This interactive demonstration simulates some aspects of synesthesia, specifically, colored letters. Nothing's quite the same as having it yourself, but the web and multimedia make close approximations possible.
As you read the first sentence of the essay below (the text against the white background), put your mouse-pointer over a particular letter and watch it change color. (How long will it take before seeing a letter in any other color but the one you prefer will look wrong?)
In my quiet moments, sitting at my desk writing in the small pool of yellow light from my desk lamp, my letters' colors leap to mind most vividly. Some letters have colors I like, some have colors I don't; but I love that all my letters have a color.
Carol Steen and I can describe our synesthesiae; we can make lists of our colors and letters -- but what we can't convey with immediacy is the pleasure we feel when we experience it. The perceptual richness of words is for me not just pedantry. Each is unique, and saliently so. They all have different shapes and colors. And even though each letter of a word is colored differently, a word's color isn't simply made up of the colors of its component letters. The shades combine, bleed into each other, change slightly depending on their neighbors. A word's color is more influenced by the colors of its initial letters than the colors of its final letters. Speech researchers should not find this surprising: we have long known that the beginning of a word is more important than the end for storage and access.
But the sensations I get from my synesthesiae are not topics of discussion in my lab. I'm afraid my colleagues would find them frivolous, at best; at worst, exhibitionistic. And yet they are part of my love for speech and language, my admiration of their intricacy, and my lifelong passion for working with them and uncovering their details.
If you've looked at Carol's page you've noticed that her color-to-letter mapping is different from mine. Everyone's is: synesthesiae are not constant across people (but see Sean Day's survey). That's another part of the synesthetic experience that's hard to communicate in a compelling way -- the feeling that *my* colors are right and other people's are wrong. It's not self-righteousness; it's much less elaborated than that. The sensation, almost of outrage, comes out of me like a little yelp when Carol tells me she likes my name because the 'k' is green. Green?! No way! It's *lavender*!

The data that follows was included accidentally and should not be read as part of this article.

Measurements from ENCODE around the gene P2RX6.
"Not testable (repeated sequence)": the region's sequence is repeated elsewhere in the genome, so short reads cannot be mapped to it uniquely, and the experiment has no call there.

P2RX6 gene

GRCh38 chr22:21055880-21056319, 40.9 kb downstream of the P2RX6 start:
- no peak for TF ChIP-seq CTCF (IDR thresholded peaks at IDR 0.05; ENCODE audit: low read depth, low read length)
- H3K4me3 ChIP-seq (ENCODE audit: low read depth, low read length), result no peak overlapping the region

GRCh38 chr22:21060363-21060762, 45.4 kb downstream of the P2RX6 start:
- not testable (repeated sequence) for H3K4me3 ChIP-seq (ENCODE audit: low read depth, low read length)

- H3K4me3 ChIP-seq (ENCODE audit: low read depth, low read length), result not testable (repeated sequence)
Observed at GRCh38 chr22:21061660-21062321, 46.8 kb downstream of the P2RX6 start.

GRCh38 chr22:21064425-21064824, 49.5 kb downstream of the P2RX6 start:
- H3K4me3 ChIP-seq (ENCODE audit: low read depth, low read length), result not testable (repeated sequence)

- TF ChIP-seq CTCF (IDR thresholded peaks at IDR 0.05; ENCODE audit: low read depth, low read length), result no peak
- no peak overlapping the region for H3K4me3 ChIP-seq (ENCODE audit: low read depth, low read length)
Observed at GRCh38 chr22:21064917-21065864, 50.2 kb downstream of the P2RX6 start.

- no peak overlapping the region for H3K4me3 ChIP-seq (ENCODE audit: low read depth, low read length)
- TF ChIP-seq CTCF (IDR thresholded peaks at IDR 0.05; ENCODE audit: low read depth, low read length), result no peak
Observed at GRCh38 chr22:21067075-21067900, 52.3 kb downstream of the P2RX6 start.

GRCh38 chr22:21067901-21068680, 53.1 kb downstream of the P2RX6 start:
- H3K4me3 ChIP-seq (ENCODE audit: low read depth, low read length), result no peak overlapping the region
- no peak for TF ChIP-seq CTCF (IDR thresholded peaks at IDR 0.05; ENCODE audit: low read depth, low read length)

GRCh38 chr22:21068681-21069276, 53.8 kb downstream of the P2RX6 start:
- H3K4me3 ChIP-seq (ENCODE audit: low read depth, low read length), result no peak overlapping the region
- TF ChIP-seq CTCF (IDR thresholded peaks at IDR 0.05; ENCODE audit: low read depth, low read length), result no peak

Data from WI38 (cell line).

This demo parallels some of these aspects of synesthesia. Just as I've got to concentrate a bit to see my colors better, so you have to put your mouse-pointer on a particular letter for it to change color.
What synesthesia is about for me is an extra way of perceiving the world. Because of that additional dimension, the parts of the world that I perceive in this special way are parts I hold most dear. With this website, I hope to give viewers a sense of my personal perceptual experience. Equally important, however, is the idea that the creative person is able to use her unique abilities, ridiculed though they may be (as Carol's were), to make not only a living but also a significant contribution to the world. This is what Carol's story brings to the site. And while the Music Animation Machine (MAM) is not about synesthesia per se, still I see it as a reflection of the human ability to create for ourselves devices which can do for us what we cannot do unaided. In the world of synesthesia, the MAM is what a wheelchair is to those of us who walk: a way of allowing the synesthetically-deprived to perceive as we do.
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